In the comments, Toby points to an interesting YouTube Series on climate change that obviously was excerpted from a British television program. Pointers please.
UPDATE: Paul S. provides the link to a BBC3 series presented by Ian Stewart. The program notes are interesting.
What have you learnt from this series about climate change?
Until a few years ago, I was a bit of a climate sceptic. Geologists are only too aware that the climate is always changing and that our planet has experienced very different conditions in the past – warmer, wetter, drier, and colder; far more carbon dioxide in the air; higher sea levels and the rest.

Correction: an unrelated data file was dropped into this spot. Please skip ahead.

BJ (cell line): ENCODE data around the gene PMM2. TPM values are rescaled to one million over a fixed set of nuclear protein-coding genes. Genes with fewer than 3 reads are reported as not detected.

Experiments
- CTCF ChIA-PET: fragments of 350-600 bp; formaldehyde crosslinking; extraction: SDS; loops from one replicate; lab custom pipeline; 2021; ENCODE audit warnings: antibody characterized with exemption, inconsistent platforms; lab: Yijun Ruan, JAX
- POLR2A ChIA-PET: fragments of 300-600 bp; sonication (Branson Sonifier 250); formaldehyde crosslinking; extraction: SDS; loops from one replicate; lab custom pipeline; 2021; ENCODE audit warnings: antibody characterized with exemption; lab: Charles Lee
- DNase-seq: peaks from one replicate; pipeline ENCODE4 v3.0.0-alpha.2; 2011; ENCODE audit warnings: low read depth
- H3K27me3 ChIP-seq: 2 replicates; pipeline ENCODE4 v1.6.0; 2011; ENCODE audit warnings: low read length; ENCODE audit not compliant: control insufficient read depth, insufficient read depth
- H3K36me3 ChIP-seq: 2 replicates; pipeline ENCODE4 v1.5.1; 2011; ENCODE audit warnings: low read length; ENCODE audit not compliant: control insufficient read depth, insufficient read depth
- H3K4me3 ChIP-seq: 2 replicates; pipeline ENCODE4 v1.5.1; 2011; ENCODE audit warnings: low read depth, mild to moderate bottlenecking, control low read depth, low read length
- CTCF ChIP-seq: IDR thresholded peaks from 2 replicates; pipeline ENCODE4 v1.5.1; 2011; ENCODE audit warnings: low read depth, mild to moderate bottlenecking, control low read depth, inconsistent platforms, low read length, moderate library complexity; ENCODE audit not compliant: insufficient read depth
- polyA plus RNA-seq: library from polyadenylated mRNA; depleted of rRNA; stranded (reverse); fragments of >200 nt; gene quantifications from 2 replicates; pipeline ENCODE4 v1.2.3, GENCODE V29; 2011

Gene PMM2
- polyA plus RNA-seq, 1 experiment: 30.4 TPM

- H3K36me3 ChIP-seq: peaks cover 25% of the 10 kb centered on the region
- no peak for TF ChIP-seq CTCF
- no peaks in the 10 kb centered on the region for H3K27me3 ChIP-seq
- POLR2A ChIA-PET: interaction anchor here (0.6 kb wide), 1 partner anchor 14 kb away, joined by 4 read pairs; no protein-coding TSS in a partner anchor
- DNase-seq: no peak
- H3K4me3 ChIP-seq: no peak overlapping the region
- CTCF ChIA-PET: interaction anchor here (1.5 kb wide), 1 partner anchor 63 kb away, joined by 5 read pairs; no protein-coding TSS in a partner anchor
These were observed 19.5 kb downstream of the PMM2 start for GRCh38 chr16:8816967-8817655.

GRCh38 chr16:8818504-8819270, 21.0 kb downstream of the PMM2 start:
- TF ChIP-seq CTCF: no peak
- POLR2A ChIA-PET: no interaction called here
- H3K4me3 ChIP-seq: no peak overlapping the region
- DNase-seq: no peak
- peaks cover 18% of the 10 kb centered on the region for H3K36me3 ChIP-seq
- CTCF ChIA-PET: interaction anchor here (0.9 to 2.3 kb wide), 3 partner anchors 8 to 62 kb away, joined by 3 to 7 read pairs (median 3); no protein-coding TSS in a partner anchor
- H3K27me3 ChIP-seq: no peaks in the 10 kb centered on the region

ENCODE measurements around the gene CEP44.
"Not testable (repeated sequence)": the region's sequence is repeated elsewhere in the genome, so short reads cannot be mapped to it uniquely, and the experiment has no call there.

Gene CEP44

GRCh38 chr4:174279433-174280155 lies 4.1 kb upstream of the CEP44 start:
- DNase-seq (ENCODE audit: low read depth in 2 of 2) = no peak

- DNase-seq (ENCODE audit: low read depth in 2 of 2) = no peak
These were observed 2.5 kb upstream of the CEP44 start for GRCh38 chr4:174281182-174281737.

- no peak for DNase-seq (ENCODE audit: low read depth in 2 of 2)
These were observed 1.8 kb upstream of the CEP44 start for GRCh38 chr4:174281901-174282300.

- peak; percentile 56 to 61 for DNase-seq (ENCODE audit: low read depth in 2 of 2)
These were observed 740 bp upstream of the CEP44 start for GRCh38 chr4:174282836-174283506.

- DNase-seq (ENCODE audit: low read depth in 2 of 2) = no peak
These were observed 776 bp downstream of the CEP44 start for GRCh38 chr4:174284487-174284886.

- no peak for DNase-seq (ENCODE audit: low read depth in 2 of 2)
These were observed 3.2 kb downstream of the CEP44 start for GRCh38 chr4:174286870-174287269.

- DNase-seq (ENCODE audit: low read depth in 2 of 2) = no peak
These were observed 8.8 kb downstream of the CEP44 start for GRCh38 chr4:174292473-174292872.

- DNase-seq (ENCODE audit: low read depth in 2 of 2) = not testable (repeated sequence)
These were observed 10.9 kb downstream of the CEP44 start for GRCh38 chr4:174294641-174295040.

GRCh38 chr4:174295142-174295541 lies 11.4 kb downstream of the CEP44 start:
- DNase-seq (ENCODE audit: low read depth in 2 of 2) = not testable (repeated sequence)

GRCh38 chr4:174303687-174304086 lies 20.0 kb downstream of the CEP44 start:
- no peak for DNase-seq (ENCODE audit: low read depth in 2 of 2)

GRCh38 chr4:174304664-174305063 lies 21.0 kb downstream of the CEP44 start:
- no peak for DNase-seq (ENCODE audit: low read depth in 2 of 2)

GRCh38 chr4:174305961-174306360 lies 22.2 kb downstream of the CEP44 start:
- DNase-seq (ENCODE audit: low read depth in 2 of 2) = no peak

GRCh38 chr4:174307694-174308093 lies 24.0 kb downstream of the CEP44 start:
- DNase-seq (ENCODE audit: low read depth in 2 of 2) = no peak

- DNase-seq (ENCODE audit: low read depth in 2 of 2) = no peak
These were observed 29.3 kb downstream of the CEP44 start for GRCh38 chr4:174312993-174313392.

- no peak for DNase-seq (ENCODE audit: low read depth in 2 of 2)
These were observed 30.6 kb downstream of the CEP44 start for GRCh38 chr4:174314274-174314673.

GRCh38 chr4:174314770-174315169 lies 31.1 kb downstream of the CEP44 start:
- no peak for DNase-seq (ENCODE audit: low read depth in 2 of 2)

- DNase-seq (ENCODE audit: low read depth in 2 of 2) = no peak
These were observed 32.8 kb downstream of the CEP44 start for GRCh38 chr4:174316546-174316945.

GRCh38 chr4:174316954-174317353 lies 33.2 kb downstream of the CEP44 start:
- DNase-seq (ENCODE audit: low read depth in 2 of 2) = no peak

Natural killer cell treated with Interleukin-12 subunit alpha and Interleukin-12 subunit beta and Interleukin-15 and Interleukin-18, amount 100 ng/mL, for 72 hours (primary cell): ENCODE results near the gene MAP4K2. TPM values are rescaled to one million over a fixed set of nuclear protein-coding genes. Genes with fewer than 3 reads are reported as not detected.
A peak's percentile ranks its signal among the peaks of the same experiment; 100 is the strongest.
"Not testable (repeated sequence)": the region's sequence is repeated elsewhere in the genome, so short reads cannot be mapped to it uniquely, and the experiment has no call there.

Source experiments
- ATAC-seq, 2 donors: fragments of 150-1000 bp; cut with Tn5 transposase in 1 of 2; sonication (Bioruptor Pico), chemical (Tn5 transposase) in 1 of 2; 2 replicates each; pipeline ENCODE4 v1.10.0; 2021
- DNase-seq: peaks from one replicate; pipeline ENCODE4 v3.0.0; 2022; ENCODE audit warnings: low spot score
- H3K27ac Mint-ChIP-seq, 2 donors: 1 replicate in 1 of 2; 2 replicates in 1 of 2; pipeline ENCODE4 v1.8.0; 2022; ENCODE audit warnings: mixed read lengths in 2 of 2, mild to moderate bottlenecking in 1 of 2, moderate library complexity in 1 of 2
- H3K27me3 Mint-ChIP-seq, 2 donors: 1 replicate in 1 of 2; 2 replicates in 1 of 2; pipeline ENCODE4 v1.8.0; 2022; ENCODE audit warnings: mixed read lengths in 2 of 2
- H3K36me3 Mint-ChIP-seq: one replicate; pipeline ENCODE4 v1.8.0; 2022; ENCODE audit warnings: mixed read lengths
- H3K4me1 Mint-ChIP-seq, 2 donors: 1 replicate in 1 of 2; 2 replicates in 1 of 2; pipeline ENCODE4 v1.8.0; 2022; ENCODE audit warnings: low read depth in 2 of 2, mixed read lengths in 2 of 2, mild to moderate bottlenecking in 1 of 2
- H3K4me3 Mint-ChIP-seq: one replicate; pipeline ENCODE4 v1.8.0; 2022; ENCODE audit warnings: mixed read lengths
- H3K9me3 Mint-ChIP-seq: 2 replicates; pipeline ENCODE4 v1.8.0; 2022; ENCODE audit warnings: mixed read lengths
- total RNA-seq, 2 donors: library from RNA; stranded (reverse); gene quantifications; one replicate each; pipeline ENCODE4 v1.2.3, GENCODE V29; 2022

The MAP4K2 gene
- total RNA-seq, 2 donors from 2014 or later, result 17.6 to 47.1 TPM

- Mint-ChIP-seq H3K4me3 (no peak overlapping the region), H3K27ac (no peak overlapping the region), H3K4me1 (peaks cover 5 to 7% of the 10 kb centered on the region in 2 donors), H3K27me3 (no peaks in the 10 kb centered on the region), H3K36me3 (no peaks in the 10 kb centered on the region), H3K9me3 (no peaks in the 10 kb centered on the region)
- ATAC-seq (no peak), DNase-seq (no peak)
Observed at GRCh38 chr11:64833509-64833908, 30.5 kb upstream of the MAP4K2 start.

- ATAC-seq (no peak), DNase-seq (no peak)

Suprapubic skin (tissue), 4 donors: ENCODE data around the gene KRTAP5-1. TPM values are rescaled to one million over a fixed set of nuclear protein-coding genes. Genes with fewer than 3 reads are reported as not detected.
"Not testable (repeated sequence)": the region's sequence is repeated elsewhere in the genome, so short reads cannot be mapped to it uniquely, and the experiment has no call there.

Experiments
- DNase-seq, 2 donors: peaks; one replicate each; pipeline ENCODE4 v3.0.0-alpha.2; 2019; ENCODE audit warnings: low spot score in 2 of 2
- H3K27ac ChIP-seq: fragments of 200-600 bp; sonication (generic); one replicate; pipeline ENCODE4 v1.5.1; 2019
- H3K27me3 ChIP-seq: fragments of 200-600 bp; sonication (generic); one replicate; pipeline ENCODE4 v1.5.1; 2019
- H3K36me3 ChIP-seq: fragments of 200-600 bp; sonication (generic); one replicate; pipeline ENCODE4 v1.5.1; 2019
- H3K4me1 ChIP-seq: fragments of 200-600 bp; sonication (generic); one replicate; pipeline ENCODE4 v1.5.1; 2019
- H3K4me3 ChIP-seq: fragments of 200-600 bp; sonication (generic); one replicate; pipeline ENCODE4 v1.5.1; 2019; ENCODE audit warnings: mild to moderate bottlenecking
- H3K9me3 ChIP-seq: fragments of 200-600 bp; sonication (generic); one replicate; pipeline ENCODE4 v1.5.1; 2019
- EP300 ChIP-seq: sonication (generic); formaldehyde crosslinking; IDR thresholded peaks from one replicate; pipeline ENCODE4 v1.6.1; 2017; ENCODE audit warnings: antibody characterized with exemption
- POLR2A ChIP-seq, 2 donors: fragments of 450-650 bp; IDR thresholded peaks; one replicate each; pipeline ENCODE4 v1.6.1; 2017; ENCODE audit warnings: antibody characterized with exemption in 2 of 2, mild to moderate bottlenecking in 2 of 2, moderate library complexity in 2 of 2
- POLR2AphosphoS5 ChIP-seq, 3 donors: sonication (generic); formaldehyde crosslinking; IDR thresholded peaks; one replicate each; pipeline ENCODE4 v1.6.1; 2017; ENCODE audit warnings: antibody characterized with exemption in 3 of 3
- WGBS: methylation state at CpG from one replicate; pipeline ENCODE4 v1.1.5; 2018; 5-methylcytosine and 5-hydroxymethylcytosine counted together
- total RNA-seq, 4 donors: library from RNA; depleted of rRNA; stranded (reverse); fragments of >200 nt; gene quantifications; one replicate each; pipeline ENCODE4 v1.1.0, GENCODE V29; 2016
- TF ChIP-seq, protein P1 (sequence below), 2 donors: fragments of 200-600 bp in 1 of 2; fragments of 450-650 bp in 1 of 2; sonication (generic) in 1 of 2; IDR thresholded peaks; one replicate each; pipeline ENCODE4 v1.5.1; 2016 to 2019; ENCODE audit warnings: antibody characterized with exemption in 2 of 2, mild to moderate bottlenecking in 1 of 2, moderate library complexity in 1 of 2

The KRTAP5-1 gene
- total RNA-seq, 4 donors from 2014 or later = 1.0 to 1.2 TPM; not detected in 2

We geologists are used to these changes happening over non-human timescales – hundreds of thousands to millions of years – so it took me a while to latch on to the notion that it was the rate of change that was important. I was really gob-smacked when I saw the ice cores from Greenland and was able to put my finger on the point in the core when the planet switched out of an ice age and into a warm period over the course of a single season. At most, this fundamental change may occur over one to three years, but it's certainly not five or 10 and it's definitely not the centuries to hundreds that I learned about when I did my geology degree 20 years ago.
What is truly scary about climate change is not any of the specific scenarios of rising seas or melting ice, but the sense that our planet's climate exists on a knife-edge balance and we really don't understand what pushes us over the edge, which makes our great chemistry experiment with the world's oceans and atmosphere all the more short-sighted.